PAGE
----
Next, pawn the silverware
Roughly two dozen church members gathered in the sanctuary of St. Paul’s Episcopal Church on Saturday morning to discuss the future of the stained-glass panels.
A private collector has offered the church vestry $2 million to purchase the windows, donated by church members and designed by Tiffany Studios sometime between 1890 and 1898, according to the Rev. David B. Wolfe. Church officials are not revealing the collector’s name because he has requested anonymity.
They also would not comment on the church’s finances.
Or demographics. But never mind, reading that "Roughly two dozen church members" turned up to discuss liquidating a genuine treasure like 12 Tiffany glass windows tells us pretty much all we need to know.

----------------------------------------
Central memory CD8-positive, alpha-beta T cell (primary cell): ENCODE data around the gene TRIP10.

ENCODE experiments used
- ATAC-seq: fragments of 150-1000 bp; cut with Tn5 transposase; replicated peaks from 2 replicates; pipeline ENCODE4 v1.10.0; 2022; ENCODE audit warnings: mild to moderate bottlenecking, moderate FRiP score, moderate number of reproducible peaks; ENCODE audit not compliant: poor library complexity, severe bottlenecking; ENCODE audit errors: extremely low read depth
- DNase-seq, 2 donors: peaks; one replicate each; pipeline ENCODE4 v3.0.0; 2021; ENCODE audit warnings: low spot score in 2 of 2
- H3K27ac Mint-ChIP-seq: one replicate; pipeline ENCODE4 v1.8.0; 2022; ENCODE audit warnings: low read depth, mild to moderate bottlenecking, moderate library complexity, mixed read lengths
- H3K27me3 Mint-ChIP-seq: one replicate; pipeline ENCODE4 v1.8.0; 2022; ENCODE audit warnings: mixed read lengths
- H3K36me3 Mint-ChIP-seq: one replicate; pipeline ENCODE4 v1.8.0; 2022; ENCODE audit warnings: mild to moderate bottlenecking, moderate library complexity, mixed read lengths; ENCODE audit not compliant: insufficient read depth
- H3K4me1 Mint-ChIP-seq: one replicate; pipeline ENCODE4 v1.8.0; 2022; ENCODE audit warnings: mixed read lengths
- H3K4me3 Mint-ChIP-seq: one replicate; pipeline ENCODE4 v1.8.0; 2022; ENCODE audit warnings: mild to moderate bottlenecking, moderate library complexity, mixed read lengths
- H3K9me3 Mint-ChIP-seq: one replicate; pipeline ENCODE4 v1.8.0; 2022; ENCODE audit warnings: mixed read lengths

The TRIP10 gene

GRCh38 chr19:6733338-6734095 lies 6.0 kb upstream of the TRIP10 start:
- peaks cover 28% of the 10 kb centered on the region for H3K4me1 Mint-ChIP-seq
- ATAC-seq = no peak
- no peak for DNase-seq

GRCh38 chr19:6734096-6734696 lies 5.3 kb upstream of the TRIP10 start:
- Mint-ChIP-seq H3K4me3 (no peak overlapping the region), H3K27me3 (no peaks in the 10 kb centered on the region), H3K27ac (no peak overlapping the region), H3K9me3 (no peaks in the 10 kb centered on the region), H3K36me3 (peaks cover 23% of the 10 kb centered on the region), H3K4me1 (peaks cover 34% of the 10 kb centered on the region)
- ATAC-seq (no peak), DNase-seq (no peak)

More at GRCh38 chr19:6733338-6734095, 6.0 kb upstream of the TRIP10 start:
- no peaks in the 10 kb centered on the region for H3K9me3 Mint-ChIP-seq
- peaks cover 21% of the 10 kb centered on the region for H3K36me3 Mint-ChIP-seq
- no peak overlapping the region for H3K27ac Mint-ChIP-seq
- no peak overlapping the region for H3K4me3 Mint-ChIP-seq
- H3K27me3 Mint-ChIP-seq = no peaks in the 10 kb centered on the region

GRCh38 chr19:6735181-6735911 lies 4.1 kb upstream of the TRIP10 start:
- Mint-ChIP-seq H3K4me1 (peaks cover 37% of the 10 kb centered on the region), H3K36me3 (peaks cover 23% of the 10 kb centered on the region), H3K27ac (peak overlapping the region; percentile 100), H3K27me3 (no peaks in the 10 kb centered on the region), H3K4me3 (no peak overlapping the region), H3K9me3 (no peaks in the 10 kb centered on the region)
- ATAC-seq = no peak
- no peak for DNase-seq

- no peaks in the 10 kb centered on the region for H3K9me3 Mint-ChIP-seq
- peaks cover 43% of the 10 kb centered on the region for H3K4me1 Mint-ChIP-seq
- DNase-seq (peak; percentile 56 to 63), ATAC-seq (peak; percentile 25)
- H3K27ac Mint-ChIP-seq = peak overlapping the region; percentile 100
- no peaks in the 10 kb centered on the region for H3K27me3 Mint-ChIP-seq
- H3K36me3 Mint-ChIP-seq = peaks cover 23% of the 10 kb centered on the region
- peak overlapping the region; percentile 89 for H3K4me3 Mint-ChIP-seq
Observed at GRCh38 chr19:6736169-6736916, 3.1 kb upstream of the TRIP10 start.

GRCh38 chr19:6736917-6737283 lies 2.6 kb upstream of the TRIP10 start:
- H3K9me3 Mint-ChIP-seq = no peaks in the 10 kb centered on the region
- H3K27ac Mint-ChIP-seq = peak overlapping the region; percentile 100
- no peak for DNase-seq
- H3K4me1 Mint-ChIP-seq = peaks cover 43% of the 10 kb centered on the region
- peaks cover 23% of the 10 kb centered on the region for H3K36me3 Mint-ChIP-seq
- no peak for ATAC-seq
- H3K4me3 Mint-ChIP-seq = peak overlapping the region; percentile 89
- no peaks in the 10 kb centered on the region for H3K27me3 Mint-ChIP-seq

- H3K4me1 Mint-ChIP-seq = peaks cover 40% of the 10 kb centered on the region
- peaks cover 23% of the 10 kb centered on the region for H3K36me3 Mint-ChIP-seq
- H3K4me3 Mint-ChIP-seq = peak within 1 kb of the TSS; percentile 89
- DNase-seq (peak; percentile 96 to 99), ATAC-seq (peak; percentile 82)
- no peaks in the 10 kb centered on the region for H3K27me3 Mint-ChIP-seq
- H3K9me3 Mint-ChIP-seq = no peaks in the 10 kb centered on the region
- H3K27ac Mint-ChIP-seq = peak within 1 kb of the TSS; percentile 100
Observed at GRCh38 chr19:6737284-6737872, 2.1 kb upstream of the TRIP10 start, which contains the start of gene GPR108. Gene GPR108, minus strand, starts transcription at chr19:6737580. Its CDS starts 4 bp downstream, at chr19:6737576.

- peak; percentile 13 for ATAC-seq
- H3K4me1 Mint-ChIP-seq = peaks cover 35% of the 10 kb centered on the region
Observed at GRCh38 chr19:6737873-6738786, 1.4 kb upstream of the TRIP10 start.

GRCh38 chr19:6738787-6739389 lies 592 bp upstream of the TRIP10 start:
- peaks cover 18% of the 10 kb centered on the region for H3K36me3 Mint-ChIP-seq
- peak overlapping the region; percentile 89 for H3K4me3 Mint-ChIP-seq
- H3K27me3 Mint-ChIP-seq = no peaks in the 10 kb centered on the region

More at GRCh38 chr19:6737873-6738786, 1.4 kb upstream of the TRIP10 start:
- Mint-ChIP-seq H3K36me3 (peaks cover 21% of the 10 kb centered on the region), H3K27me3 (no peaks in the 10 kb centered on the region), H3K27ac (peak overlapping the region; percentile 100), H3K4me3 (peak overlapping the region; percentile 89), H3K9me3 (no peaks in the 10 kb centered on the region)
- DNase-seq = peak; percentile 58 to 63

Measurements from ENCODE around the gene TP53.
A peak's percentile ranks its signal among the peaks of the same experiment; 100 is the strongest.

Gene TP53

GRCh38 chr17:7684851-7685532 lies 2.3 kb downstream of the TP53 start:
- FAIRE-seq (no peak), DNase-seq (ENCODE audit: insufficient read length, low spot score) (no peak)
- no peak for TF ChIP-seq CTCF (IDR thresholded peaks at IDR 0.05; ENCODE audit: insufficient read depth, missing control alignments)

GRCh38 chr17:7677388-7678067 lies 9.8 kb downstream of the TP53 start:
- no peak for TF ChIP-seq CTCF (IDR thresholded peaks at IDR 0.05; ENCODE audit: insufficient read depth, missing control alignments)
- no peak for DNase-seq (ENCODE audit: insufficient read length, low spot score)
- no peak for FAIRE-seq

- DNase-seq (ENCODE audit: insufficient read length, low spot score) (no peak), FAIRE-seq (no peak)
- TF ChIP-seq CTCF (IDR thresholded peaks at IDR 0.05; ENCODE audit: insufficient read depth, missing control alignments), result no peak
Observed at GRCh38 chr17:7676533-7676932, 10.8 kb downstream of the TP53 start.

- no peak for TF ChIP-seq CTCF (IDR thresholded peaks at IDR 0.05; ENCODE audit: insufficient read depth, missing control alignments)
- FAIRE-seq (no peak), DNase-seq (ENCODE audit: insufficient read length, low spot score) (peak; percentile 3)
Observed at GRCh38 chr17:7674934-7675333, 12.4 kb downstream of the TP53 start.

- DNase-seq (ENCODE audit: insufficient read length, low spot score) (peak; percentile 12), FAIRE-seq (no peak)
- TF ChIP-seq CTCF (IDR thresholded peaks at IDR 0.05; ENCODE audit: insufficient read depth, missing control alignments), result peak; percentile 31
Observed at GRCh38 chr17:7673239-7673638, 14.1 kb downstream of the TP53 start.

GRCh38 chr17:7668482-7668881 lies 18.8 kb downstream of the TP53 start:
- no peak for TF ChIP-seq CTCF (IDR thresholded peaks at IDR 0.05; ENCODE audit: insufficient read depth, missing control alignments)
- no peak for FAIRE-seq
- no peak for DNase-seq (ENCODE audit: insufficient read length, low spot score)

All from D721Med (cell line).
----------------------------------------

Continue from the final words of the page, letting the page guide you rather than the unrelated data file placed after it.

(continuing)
On Saturday, parishioners voiced mixed emotions about selling the windows — some supportive of the idea to remedy the church’s financial needs, and others saying the move would snub the church’s benefactors.A pity their "church" didn't think of that when they were busy selling off all the other things those "families and people" gave them, like orthodox Christian belief and discipline.
A private collector has offered the financially struggling church vestry $2 million for the windows, to mixed feelings. "It betrays the memory of families and people that gave us those windows," said church historian Delores Most, 80, of Paterson.
It may not be the fault of this particular parish; they're in a poor neighbourhood, and for all I know, may be staunch Anglo-Catholics. But it doesn't matter. They're part of a useless organization with nothing to offer the world, and so they're stuck in a starving parish with a leaky roof, crumbling stonework and a decaying hall, and having to pawn their valuables just to survive. No future, like their denomination.